Leonard Quart | Letters from New York: I'll always have London

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NEW YORK — My first trip to London in a couple of years triggered a sense of nostalgia, but there are always those moments that bring unexpected pleasure. Like the fond memories that are evoked when I sit outside the National Film Theatre near the Thames, memories of being a much younger man in London and avidly attending European art films with my wife there. For a time London had turned into a second home for us.

But my wandering freely and easily has recently become a problem. At 78 I don't have the same capacity to walk miles. Neuropathy makes my feet at times feel difficult to move, as if they are stuck in cement. So I know I will have to make many pub and caf stops along the way to keep my energy up. But I'm trying to get the most I can out of this trip, since I don't expect miracle cures in the near future for aging and neuropathy.

After an uneventful but tiring plane trip, I arrive a little the worse for wear to stay one night at a grand but seedy budget hotel I have gone to for decades.. Everything remains as it was in the neighborhood (Bloomsbury) surrounding the hotel, with the same restaurants smelling uninvitingly of oil, fried food, and indifferent sanitation, and an all night squalid convenience store where all the fruit looks rancid. But the next day I move to a friend's flat.

Historic thoroughfares

We head for the Matisse exhibit at the Royal Academy, located on that handsome shopping street, Piccadilly, that has been a main road since at least medieval times. The street houses such striking places as Fortnum and Mason, the Ritz Hotel, the Burlington Arcade, and Burlington House.

The latter is the last surviving town palace of four built in the 1660s and has been home to the Royal Academy since 1867. It has gone through many architectural transformations, but has consistently offered well-curated and original exhibitions. That includes the aforementioned Matisse exhibit, which is filled with his studio's treasured objects, and which focuses for the first time on their role in his work.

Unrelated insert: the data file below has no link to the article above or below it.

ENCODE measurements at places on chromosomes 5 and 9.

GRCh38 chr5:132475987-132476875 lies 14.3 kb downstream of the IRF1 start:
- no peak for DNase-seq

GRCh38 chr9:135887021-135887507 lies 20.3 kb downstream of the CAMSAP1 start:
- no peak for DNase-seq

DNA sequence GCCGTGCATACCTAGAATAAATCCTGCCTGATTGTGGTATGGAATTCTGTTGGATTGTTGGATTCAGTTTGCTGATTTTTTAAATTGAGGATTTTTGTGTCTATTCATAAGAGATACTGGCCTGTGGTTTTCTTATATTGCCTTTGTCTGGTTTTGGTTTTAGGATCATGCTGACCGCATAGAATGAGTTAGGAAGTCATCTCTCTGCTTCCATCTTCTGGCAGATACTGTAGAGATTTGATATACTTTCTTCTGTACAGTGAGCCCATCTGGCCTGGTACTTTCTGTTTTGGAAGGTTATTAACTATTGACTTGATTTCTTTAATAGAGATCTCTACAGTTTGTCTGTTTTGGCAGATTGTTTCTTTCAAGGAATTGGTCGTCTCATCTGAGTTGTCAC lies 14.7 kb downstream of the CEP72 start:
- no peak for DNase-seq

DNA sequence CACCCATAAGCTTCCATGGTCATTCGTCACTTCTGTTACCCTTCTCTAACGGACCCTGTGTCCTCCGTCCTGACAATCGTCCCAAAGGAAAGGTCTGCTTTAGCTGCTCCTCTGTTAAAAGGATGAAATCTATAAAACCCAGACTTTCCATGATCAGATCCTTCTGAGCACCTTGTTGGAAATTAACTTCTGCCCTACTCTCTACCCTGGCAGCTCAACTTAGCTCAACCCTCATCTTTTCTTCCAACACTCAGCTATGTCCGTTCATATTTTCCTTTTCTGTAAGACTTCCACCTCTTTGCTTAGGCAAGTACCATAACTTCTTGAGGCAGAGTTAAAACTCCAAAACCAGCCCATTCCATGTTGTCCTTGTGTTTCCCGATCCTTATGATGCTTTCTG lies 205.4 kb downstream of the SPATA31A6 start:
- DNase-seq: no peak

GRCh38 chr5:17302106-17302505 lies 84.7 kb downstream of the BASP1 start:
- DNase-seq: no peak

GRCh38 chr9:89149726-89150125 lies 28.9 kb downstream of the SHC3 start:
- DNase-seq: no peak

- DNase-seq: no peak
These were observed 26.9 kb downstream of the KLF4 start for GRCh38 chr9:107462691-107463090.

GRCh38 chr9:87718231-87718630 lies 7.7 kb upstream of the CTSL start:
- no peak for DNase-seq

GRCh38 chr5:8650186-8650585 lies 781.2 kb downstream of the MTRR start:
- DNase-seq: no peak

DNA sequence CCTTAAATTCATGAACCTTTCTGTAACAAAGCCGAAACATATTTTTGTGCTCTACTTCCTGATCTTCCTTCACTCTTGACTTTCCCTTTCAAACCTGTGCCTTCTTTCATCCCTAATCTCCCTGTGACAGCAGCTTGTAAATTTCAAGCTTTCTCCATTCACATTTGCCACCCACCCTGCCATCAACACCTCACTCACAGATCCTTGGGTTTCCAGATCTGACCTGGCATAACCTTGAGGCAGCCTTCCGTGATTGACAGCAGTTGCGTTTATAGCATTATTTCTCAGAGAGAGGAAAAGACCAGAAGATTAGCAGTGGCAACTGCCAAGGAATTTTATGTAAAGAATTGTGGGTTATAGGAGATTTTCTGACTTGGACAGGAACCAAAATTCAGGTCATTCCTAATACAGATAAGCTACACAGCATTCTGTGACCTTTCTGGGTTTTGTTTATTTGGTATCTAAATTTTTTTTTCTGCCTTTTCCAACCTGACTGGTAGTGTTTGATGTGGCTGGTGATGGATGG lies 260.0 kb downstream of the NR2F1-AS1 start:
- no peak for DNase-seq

On another day, I walk haltingly and with care — no more bold, unthinking strides — across the suspension Millennium Footbridge to the Tate Modern. I am there to see a grand exhibit of Giacometti's sculpture and paintings, ranging from his early realistic heads through surrealism to the final quarter-century of his life where in his sculpture he relentlessly pursues the truth of the human condition ("I am very interested in art but I am instinctively more interested in truth"). The stirring isolated forms he produced are open to a variety of interpretations, but they have become emblematic in our collective consciousness of modern men and women.

But if this trip were built primarily around viewing art exhibits, I would be no different than many other tourists. Instead, I walk and closely observe the utterly familiar streets of a city I have resided in or visited for 45 years. Near the financial district I see many building cranes and new indistinguishable box-like office buildings, with hordes of junior executives, clerks, and secretaries pouring out for lunch at sterile cafes and restaurants. London's financial district still contains more than a trace of grace, for no developer and politician has been allowed to destroy the Guildhall and Ledenhall Market and other historic buildings, but it does have a new skyline dominated by oddly shaped buildings with vivid nicknames: the Gherkin, the Walkie-Talkie, and the Cheesegrater.

Vexing income inequality

Despite all the justified concern that Brexit elicits, London remains the dominant European city for the wealthy, for it is more convenient, connected and open than other cities. And though — depending on the outcome of EU departure negotiations — there will be some attenuation of London's financial community, few are predicting a total meltdown.

But like any city that is a magnet for the wealthy there are many homeless young people camping out on the Strand and Piccadilly. The mayor of London, the generally admired Sadiq Khan, has said that the scale of rough sleeping in the city was "beyond shameful" as he announced a 4.2 million funding boost to help the most vulnerable homeless. It's a problem that defies easy answers in every major city that confronts it.

On another day I walk through neighborhoods dominated by council housing (public housing) — not the hated tower variety like Grenfell that burned down recently, causing many lives to be lost — but solid red brick 4/5 story buildings with balconies. They are drab and homogeneous and offer nothing aesthetically appealing to the passing observer. But they often provide decent, reasonable housing to working class residents. However, since former Prime Minister Margaret Thatcher allowed council flats to be sold, those located in affluent areas like Chelsea or in gentrifying areas are being sold off to the middle class. In fact, since 2014 figures from 72 London councils show more than 12,000 properties have been sold and only 4,300 have been built.

And there are always other streets that are bursting with nightlife, with countless restaurants, outdoor cafes, theaters, and boutiques like Upper Street In Islington. It's a street I feel at home in, just as I do in affluent, arty Hampstead's quiet, leafy ones. Despite my physical unease, it was a gratifying trip. I hope to return next spring.

Leonard Quart can be reached at cinwrit@aol.com

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